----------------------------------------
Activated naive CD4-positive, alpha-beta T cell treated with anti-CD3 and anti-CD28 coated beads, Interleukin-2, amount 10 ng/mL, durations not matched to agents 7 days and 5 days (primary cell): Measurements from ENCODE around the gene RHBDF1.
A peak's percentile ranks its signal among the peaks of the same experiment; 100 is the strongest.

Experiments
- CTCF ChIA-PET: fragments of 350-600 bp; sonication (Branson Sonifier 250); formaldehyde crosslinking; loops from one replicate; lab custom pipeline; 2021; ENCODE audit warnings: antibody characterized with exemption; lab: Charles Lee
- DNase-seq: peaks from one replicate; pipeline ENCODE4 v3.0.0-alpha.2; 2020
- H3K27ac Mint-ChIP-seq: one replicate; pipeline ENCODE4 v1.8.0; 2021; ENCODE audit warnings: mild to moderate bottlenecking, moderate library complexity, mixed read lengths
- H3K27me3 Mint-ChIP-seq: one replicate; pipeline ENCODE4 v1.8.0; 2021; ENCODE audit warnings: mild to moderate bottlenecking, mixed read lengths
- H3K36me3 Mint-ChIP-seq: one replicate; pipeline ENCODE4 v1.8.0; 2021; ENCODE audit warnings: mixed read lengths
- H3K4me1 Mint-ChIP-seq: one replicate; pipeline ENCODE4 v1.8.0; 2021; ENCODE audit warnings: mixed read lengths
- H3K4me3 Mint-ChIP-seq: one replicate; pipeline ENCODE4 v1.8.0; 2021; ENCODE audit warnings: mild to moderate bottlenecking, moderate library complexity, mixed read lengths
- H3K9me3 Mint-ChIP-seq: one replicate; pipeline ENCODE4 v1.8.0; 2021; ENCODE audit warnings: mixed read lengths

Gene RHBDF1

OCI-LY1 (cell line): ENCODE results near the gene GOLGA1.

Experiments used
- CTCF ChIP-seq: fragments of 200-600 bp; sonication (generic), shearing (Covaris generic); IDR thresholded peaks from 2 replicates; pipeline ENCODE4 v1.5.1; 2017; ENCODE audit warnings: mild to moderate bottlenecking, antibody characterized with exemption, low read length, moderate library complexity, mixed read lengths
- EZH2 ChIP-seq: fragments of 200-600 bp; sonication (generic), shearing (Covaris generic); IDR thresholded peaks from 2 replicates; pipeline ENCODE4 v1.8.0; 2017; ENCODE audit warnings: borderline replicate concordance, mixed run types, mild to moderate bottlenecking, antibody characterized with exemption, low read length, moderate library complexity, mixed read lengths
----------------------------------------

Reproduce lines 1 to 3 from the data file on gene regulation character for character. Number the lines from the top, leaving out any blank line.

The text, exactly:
Activated naive CD4-positive, alpha-beta T cell treated with anti-CD3 and anti-CD28 coated beads, Interleukin-2, amount 10 ng/mL, durations not matched to agents 7 days and 5 days (primary cell): Measurements from ENCODE around the gene RHBDF1.
A peak's percentile ranks its signal among the peaks of the same experiment; 100 is the strongest.

Experiments